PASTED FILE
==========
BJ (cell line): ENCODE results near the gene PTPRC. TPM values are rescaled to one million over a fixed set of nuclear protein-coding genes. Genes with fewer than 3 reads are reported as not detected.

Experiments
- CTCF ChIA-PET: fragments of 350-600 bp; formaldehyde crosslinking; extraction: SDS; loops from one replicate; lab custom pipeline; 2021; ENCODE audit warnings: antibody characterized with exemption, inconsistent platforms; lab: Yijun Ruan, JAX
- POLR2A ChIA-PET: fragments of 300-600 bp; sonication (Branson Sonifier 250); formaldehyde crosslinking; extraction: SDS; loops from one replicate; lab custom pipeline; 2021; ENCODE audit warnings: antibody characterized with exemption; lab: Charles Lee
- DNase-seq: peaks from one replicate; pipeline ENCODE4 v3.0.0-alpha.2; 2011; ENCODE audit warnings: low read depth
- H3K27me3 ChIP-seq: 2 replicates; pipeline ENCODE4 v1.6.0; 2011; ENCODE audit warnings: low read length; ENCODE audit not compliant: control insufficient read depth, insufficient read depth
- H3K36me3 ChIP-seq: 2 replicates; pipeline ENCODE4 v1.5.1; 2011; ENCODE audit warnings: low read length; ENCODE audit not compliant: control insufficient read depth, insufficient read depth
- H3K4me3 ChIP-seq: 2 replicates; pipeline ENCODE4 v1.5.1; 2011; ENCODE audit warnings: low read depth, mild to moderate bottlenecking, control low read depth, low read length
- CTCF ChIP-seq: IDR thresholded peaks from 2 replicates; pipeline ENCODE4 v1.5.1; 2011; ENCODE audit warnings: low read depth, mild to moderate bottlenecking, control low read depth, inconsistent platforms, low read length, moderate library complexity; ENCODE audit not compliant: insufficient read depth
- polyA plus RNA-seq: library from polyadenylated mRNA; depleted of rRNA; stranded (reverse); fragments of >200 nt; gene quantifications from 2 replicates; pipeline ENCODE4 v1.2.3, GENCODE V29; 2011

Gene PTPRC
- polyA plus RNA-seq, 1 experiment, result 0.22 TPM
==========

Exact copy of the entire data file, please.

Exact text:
BJ (cell line): ENCODE results near the gene PTPRC. TPM values are rescaled to one million over a fixed set of nuclear protein-coding genes. Genes with fewer than 3 reads are reported as not detected.

Experiments
- CTCF ChIA-PET: fragments of 350-600 bp; formaldehyde crosslinking; extraction: SDS; loops from one replicate; lab custom pipeline; 2021; ENCODE audit warnings: antibody characterized with exemption, inconsistent platforms; lab: Yijun Ruan, JAX
- POLR2A ChIA-PET: fragments of 300-600 bp; sonication (Branson Sonifier 250); formaldehyde crosslinking; extraction: SDS; loops from one replicate; lab custom pipeline; 2021; ENCODE audit warnings: antibody characterized with exemption; lab: Charles Lee
- DNase-seq: peaks from one replicate; pipeline ENCODE4 v3.0.0-alpha.2; 2011; ENCODE audit warnings: low read depth
- H3K27me3 ChIP-seq: 2 replicates; pipeline ENCODE4 v1.6.0; 2011; ENCODE audit warnings: low read length; ENCODE audit not compliant: control insufficient read depth, insufficient read depth
- H3K36me3 ChIP-seq: 2 replicates; pipeline ENCODE4 v1.5.1; 2011; ENCODE audit warnings: low read length; ENCODE audit not compliant: control insufficient read depth, insufficient read depth
- H3K4me3 ChIP-seq: 2 replicates; pipeline ENCODE4 v1.5.1; 2011; ENCODE audit warnings: low read depth, mild to moderate bottlenecking, control low read depth, low read length
- CTCF ChIP-seq: IDR thresholded peaks from 2 replicates; pipeline ENCODE4 v1.5.1; 2011; ENCODE audit warnings: low read depth, mild to moderate bottlenecking, control low read depth, inconsistent platforms, low read length, moderate library complexity; ENCODE audit not compliant: insufficient read depth
- polyA plus RNA-seq: library from polyadenylated mRNA; depleted of rRNA; stranded (reverse); fragments of >200 nt; gene quantifications from 2 replicates; pipeline ENCODE4 v1.2.3, GENCODE V29; 2011

Gene PTPRC
- polyA plus RNA-seq, 1 experiment, result 0.22 TPM